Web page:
For seven-ninety-nine a month they’ll rent you back your memories so that you don’t have to struggle to make new ones. I’d bought one of the first gen A.R. projectors. It ran interiors at four-K but had difficulty properly rendering weather. For the most part, I overlooked its shortcomings. It ran a maximum thirty minute nostalgic rendering so whether the clouds looked 2D up there in the big blue was of little concern.
That night was still. I heard the silence of all those lost souls. I considered myself being one. I dismissed the idea very quickly and drank another gin. Straight gin was allegedly, the drink of alcoholics. Specifics for some reason outweighed quantity. The gin wasn’t really a choice, it was simply what was there.
Calvin Allen and Leo ‘The Lip’ Grady were superstars in the world of boxing during the seventies. Their three fights against one another are legendary. Allen won the first bout with a TKO in the eighth. A year later, Grady would turn the tables with a fourth round knockout. But it was their rubber match that people still talk about today. It was the lanky, reserved, black man from New Jersey against the stocky, white, Irishman from Queens. The crowd was divided in their loyalties. Back and forth the two boxers went, bobbing and weaving, each landing devastating blows on the other. One would be knocked to the canvas and then the other. The sold-out arena was in a frenzy. It was the closest, most brutal, of their three meetings. Round after round it continued, with neither fighter giving an inch.
The gang from the boatyard, by God you had to love ‘em, the lot of them, every man jack of them; braised, poured, scratched, abraded, welded, mucked about by all of life, you had to love ‘em. Up front you have to know that those who had gotten nicknames felt honored, for that moniker stuff usually came from within, a private medal of sorts, earned without hoopla, seared forever. Those who hadn’t been so acclaimed patiently waited some kind of anointment, slow in coming, taking over like a root, underneath everything seen or known. Some of them had names like Max, Slad, Wilf, Muckles, Shag, Ronnie J, Slip, a feast of designations varied as character. And the sole captain of his own boat in the lot of them was Shanklin Garuf.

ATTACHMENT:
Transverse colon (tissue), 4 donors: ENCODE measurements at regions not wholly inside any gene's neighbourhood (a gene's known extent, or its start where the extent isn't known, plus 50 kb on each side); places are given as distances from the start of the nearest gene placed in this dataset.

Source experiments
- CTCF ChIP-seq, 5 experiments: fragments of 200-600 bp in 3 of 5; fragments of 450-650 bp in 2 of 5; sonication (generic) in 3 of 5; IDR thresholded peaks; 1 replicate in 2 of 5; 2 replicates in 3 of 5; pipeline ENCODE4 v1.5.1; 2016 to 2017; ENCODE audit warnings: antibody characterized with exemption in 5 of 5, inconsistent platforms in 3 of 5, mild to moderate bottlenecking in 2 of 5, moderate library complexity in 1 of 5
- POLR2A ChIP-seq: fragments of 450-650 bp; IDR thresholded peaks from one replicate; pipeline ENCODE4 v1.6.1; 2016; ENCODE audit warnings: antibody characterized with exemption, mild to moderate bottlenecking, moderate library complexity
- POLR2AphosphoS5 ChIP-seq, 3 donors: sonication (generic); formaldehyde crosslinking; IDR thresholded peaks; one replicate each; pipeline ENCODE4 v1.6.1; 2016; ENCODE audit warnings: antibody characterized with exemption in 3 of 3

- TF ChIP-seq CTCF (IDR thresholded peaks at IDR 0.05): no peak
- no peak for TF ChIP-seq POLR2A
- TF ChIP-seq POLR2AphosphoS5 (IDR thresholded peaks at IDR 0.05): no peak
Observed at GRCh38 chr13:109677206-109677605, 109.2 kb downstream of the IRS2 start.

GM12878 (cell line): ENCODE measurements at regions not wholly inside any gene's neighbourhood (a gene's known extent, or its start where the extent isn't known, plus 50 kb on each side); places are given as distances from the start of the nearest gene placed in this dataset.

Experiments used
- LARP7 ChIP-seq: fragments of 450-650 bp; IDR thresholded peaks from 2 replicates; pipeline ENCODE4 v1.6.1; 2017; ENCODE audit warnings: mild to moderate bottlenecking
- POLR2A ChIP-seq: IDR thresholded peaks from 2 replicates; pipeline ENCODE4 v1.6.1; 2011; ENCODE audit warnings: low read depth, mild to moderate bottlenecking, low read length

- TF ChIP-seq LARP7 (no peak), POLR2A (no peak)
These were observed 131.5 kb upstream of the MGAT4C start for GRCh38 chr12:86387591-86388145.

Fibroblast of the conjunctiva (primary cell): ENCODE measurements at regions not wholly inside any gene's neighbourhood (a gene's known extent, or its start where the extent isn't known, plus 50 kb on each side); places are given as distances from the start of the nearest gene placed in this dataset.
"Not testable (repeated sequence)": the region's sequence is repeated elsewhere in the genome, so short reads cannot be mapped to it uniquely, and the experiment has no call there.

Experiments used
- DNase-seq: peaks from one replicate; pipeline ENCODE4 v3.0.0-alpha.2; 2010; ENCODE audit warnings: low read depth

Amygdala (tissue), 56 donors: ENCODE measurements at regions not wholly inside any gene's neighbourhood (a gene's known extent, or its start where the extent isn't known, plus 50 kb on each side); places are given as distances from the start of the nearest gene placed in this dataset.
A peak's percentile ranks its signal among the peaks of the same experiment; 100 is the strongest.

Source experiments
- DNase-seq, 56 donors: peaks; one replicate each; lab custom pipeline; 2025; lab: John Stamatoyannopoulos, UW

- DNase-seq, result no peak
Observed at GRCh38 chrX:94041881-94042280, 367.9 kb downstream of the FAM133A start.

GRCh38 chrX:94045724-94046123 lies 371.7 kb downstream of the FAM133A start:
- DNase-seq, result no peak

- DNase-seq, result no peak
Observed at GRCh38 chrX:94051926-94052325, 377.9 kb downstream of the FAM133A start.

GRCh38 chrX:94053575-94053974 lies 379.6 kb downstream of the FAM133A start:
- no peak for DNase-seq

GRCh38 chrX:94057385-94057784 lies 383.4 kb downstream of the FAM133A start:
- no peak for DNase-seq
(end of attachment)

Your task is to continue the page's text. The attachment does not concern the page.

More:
To a man, you had to love ‘em.
She knew why he hung himself.
Holly had just returned home when she heard her her mother’s screams. She ran upstairs and into her brother’s room.
My father was struck speechless for the first time in his life on the day that my mother fell through the ceiling.
The literary legend we know simply as Hugh Cron is taking a well-deserved break from proceedings this week and has entrusted me, his faithful Welsh sidekick, to come up with a few choice words to sum up the week that was at LS Towers*
* not an actual tower – more of a chateau really.
I can neither confirm nor deny if Hugh is adding something extra to his Irn-Bru over the course of the weekend but I can at least confirm that from a roundup perspective what I lack in wit I more than make up for in lack of wit.